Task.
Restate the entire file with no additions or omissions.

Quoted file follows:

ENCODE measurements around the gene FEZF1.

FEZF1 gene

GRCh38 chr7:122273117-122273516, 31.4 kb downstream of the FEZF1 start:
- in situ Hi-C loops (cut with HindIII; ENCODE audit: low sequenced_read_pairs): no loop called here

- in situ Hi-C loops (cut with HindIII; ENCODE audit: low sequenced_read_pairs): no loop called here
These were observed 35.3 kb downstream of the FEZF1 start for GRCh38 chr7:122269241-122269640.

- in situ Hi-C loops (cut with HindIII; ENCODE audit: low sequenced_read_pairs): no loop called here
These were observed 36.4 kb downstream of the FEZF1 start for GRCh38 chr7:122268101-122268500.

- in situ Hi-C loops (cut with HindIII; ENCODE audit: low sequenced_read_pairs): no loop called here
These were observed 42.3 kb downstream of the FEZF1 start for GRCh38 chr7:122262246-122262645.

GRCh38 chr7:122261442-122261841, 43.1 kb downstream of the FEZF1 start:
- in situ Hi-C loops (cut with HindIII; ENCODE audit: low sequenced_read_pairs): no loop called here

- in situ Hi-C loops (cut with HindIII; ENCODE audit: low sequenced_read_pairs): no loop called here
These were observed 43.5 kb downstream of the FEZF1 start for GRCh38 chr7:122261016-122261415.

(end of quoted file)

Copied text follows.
ENCODE measurements around the gene FEZF1.

FEZF1 gene

GRCh38 chr7:122273117-122273516, 31.4 kb downstream of the FEZF1 start:
- in situ Hi-C loops (cut with HindIII; ENCODE audit: low sequenced_read_pairs): no loop called here

- in situ Hi-C loops (cut with HindIII; ENCODE audit: low sequenced_read_pairs): no loop called here
These were observed 35.3 kb downstream of the FEZF1 start for GRCh38 chr7:122269241-122269640.

- in situ Hi-C loops (cut with HindIII; ENCODE audit: low sequenced_read_pairs): no loop called here
These were observed 36.4 kb downstream of the FEZF1 start for GRCh38 chr7:122268101-122268500.

- in situ Hi-C loops (cut with HindIII; ENCODE audit: low sequenced_read_pairs): no loop called here
These were observed 42.3 kb downstream of the FEZF1 start for GRCh38 chr7:122262246-122262645.

GRCh38 chr7:122261442-122261841, 43.1 kb downstream of the FEZF1 start:
- in situ Hi-C loops (cut with HindIII; ENCODE audit: low sequenced_read_pairs): no loop called here

- in situ Hi-C loops (cut with HindIII; ENCODE audit: low sequenced_read_pairs): no loop called here
These were observed 43.5 kb downstream of the FEZF1 start for GRCh38 chr7:122261016-122261415.